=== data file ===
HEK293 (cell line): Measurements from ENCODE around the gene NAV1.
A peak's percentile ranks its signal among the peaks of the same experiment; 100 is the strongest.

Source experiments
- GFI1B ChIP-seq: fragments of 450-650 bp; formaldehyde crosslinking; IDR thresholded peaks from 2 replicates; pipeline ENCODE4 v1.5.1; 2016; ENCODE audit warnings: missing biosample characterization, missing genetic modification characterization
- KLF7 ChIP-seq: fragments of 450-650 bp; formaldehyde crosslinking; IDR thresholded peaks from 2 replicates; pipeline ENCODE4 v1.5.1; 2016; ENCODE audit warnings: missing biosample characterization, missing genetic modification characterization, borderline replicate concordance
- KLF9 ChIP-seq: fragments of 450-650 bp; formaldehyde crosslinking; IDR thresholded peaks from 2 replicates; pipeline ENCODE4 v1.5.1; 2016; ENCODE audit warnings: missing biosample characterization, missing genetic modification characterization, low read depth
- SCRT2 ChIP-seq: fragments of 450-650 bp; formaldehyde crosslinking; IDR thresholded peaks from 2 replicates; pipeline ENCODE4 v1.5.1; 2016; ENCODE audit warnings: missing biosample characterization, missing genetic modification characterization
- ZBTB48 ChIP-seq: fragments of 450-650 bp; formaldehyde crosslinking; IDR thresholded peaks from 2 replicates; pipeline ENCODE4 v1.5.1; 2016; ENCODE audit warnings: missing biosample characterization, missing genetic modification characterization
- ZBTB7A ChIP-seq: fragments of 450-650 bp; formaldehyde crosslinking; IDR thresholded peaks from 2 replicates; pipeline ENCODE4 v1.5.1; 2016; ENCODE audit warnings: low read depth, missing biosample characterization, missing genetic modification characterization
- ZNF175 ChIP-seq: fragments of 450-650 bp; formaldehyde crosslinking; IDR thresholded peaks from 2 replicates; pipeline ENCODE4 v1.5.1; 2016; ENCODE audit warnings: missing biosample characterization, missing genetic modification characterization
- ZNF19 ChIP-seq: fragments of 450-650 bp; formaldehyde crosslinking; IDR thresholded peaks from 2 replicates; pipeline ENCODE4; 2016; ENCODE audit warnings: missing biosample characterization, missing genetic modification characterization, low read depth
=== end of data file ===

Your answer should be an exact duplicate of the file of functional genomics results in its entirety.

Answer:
HEK293 (cell line): Measurements from ENCODE around the gene NAV1.
A peak's percentile ranks its signal among the peaks of the same experiment; 100 is the strongest.

Source experiments
- GFI1B ChIP-seq: fragments of 450-650 bp; formaldehyde crosslinking; IDR thresholded peaks from 2 replicates; pipeline ENCODE4 v1.5.1; 2016; ENCODE audit warnings: missing biosample characterization, missing genetic modification characterization
- KLF7 ChIP-seq: fragments of 450-650 bp; formaldehyde crosslinking; IDR thresholded peaks from 2 replicates; pipeline ENCODE4 v1.5.1; 2016; ENCODE audit warnings: missing biosample characterization, missing genetic modification characterization, borderline replicate concordance
- KLF9 ChIP-seq: fragments of 450-650 bp; formaldehyde crosslinking; IDR thresholded peaks from 2 replicates; pipeline ENCODE4 v1.5.1; 2016; ENCODE audit warnings: missing biosample characterization, missing genetic modification characterization, low read depth
- SCRT2 ChIP-seq: fragments of 450-650 bp; formaldehyde crosslinking; IDR thresholded peaks from 2 replicates; pipeline ENCODE4 v1.5.1; 2016; ENCODE audit warnings: missing biosample characterization, missing genetic modification characterization
- ZBTB48 ChIP-seq: fragments of 450-650 bp; formaldehyde crosslinking; IDR thresholded peaks from 2 replicates; pipeline ENCODE4 v1.5.1; 2016; ENCODE audit warnings: missing biosample characterization, missing genetic modification characterization
- ZBTB7A ChIP-seq: fragments of 450-650 bp; formaldehyde crosslinking; IDR thresholded peaks from 2 replicates; pipeline ENCODE4 v1.5.1; 2016; ENCODE audit warnings: low read depth, missing biosample characterization, missing genetic modification characterization
- ZNF175 ChIP-seq: fragments of 450-650 bp; formaldehyde crosslinking; IDR thresholded peaks from 2 replicates; pipeline ENCODE4 v1.5.1; 2016; ENCODE audit warnings: missing biosample characterization, missing genetic modification characterization
- ZNF19 ChIP-seq: fragments of 450-650 bp; formaldehyde crosslinking; IDR thresholded peaks from 2 replicates; pipeline ENCODE4; 2016; ENCODE audit warnings: missing biosample characterization, missing genetic modification characterization, low read depth